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December 30, 2012, Sunday

America’s China policy (II)

Last week I argued that the global power struggle in the 21st century will be shaped by the economic, diplomatic and military competition between Washington and Beijing.

 I also pointed out that the current American approach to China can best be summarized as a strategy that seeks to simultaneously engage and contain. The logic of engagement is dictated by economic realities and the mutual dependence between the US and China. Simply put, neither China nor the United States can afford economic warfare. Chinese economic growth and Chinese savings (particularly the purchase of American treasury bills and other financial assets) keep American interest rates low. This is a crucial luxury for the American economy because it creates liquidity, cheap credit and consumption -- without which there would be no recovery. China needs the American economy to grow to keep selling its products to the largest market in the world. In the absence of these dynamics, there is a risk of mutually assured destruction.

But I concluded by saying that while all these factors explain the American logic for economic engagement with China, there is also a geostrategic competition dimension to Sino-American relations. China has regional ambitions and it is investing an important part of its trade surplus to create a stronger navy and air force. Although it remains true that Beijing still prefers a so-called “peaceful rise” principle that limits its geopolitical intentions to occasional strategic posturing, there are also signs that the new leadership of the country will be less reluctant to flex its muscles in regions like the South China Sea. As a result, the United States is becoming increasingly concerned about China's quest for hegemony and such concerns fuel the logic of containment. In fact, one can clearly argue that the Barack Obama administration's concept of a “pivot” and “rebalancing” towards Asia is partly based on the need to contain China.

One major factor that helps Washington in its efforts to contain China is the regional willingness to embrace America as a counter-balance to Chinese geopolitical ambitions. There is indeed a growing sense of alarm among the elites and general populations in the South China Sea, particularly in Vietnam, the Philippines, Korea and Japan about the rise of China as a hegemonic power that wants to change the balance of power in the region. This provides a strategic opportunity for Washington because there is regional support for its containment strategy. In the military sphere, the US already has long-standing alliances with Japan and South Korea. Washington has also been strengthening its defense and military cooperation with Australia, Singapore, Taiwan and Vietnam since 2010.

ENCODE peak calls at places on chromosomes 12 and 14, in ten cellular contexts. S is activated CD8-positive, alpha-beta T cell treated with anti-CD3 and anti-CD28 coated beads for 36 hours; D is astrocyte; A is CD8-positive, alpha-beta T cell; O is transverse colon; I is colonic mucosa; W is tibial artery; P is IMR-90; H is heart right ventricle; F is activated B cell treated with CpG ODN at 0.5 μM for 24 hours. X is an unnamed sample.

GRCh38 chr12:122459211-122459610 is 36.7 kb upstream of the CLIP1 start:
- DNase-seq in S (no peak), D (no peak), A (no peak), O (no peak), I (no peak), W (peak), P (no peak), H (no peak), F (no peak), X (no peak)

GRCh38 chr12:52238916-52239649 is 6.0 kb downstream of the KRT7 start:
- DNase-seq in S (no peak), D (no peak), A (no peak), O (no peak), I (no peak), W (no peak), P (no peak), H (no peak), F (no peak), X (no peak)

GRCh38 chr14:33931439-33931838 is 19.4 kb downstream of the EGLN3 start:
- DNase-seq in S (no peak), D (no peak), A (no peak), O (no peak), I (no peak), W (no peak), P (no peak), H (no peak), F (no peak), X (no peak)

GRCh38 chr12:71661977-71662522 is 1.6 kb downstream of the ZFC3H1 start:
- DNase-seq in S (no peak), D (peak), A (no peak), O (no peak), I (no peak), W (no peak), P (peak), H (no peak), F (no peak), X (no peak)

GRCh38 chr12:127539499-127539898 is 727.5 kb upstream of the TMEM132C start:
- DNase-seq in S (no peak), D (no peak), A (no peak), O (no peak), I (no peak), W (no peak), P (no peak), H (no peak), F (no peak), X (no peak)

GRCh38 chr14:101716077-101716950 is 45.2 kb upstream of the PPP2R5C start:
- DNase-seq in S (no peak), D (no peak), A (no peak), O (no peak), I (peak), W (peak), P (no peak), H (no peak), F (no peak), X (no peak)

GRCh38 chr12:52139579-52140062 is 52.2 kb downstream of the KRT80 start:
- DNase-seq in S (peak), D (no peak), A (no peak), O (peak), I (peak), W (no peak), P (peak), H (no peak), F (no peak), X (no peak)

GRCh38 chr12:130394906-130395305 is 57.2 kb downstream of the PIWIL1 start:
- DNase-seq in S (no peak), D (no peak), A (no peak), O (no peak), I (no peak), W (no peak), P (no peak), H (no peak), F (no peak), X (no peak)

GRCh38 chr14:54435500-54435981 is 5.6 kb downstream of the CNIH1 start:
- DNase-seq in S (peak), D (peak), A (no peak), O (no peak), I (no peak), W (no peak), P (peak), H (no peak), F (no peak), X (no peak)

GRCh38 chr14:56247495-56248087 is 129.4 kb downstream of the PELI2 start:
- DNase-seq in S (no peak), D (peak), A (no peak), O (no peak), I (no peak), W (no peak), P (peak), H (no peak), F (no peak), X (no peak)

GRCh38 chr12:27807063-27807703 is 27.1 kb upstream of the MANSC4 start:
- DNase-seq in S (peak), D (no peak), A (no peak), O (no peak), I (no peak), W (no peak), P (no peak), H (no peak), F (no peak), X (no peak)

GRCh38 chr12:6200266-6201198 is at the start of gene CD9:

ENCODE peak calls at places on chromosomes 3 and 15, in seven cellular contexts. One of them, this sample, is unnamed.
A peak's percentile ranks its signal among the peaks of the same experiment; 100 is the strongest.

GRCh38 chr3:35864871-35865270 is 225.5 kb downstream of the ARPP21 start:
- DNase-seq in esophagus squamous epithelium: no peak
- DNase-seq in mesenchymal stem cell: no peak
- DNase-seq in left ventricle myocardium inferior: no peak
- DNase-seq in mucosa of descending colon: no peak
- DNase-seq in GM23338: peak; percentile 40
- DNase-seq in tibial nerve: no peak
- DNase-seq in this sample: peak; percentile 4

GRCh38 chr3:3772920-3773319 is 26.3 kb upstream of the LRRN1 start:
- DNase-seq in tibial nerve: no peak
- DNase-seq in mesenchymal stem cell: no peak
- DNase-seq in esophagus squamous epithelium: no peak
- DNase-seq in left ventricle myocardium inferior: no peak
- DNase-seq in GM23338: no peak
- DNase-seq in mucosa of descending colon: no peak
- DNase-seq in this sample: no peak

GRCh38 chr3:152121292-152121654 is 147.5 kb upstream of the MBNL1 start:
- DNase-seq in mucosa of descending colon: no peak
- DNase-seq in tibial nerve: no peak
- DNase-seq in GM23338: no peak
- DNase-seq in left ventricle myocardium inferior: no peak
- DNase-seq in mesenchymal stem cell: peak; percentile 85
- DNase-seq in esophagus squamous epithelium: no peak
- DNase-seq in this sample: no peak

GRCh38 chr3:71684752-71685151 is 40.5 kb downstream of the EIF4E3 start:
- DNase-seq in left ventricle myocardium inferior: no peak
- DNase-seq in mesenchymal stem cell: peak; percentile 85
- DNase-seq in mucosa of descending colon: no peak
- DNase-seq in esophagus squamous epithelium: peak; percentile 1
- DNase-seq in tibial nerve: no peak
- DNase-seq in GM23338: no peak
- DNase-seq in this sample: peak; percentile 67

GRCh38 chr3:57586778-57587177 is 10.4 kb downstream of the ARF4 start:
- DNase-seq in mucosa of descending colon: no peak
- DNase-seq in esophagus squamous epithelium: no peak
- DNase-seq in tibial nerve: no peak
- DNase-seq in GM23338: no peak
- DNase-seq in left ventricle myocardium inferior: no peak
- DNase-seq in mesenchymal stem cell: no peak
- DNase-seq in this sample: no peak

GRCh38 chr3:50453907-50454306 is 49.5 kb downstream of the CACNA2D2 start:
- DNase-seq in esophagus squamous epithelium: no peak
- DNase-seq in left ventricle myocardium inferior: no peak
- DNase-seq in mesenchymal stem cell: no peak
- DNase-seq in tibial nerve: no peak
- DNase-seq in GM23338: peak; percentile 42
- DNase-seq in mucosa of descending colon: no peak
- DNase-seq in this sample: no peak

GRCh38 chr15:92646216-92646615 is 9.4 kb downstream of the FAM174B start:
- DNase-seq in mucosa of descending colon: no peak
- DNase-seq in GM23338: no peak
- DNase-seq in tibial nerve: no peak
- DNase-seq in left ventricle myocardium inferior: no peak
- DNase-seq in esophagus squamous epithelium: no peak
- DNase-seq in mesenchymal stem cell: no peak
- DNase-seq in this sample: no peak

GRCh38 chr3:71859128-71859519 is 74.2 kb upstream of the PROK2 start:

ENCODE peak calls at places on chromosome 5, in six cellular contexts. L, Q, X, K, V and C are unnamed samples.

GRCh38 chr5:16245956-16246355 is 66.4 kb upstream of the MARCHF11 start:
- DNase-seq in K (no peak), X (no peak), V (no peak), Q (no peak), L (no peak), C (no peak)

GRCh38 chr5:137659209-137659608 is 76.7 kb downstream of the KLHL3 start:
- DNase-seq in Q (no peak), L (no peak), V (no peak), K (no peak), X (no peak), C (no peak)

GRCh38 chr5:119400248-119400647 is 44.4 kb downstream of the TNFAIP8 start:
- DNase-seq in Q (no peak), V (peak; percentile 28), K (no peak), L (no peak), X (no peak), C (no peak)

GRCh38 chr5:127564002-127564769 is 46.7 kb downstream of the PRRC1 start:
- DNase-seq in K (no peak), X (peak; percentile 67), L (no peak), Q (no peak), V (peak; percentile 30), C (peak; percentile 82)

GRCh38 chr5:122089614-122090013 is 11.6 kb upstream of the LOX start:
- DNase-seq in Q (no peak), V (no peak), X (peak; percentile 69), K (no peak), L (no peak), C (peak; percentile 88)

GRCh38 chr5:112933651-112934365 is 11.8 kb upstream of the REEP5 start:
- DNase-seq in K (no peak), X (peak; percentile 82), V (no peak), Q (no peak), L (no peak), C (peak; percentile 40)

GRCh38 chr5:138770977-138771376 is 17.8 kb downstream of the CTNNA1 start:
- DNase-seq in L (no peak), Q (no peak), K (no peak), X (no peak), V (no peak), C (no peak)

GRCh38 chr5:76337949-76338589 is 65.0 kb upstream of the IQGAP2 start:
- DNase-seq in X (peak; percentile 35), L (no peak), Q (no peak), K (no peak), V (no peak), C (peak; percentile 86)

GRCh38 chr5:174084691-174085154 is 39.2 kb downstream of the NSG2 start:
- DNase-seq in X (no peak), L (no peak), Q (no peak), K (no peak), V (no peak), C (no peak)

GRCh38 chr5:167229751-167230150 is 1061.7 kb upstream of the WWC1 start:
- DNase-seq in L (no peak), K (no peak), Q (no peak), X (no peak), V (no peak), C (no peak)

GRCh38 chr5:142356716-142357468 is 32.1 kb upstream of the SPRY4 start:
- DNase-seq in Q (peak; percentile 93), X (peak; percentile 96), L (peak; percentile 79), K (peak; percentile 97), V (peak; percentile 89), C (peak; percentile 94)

In the larger geostrategic framework, the centerpiece of America's containment strategy is based on balancing the rise of China by partnering up with India. In other words, America's India strategy is absolutely critical in terms of creating an Asian balance of power that will favor Washington. America's willingness to increase its military, economic and diplomatic engagement with India has reached unprecedented levels in the last 10 years. Both the George W. Bush and Obama administrations have been very cautious in terms of accommodating India's sensibilities in two critical areas: India's nuclear power and the Kashmir dispute with Pakistan. Although Pakistan is an urgent challenge for Washington because of problems related to Afghanistan, it is very telling that neither President Bush nor President Obama have been able to deal with the real issue that could change Pakistani behavior in Afghanistan. This issue is of course Pakistan's willingness to have American involvement in solving the Kashmir dispute. For India, American involvement in the Kashmir dispute remains a red line. The fact that Washington is reluctant to upset India, despite the urgency of the crisis with Pakistan, proves that India is crucial for Washington in ways that Pakistan will never be. In other words, without India, America's containment of China will simply not work.

Only time will tell whether America's China strategy based on simultaneous economic engagement and military containment will work. For now, it looks like there is no better alternative.

Previous articles of the columnist